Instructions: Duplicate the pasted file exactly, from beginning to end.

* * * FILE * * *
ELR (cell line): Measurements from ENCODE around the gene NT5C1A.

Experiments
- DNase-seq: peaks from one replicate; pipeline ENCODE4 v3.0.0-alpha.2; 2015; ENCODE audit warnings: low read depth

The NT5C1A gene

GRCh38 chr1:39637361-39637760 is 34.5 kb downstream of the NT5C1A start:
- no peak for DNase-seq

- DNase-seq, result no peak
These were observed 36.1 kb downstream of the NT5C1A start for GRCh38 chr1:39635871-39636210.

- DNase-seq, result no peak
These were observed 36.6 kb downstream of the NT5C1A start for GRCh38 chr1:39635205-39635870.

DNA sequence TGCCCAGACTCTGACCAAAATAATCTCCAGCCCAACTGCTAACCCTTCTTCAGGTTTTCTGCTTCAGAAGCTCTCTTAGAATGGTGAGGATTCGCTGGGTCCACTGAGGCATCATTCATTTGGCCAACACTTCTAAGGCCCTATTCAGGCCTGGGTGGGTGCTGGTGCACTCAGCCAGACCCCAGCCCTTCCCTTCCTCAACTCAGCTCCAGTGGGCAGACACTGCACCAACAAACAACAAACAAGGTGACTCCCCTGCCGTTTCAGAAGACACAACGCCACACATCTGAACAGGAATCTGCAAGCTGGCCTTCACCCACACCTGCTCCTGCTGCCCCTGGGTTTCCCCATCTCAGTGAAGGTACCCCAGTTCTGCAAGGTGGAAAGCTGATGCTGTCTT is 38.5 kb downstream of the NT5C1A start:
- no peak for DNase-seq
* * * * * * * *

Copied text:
ELR (cell line): Measurements from ENCODE around the gene NT5C1A.

Experiments
- DNase-seq: peaks from one replicate; pipeline ENCODE4 v3.0.0-alpha.2; 2015; ENCODE audit warnings: low read depth

The NT5C1A gene

GRCh38 chr1:39637361-39637760 is 34.5 kb downstream of the NT5C1A start:
- no peak for DNase-seq

- DNase-seq, result no peak
These were observed 36.1 kb downstream of the NT5C1A start for GRCh38 chr1:39635871-39636210.

- DNase-seq, result no peak
These were observed 36.6 kb downstream of the NT5C1A start for GRCh38 chr1:39635205-39635870.

DNA sequence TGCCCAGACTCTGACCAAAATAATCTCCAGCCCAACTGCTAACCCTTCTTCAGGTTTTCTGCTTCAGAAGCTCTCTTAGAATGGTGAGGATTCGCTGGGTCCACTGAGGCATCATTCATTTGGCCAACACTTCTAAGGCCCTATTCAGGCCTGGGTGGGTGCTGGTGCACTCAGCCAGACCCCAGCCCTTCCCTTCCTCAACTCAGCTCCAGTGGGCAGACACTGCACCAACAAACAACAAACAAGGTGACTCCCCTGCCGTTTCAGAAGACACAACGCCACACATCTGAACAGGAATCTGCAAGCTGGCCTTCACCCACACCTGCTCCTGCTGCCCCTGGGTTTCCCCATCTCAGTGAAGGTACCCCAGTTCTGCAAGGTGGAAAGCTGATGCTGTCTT is 38.5 kb downstream of the NT5C1A start:
- no peak for DNase-seq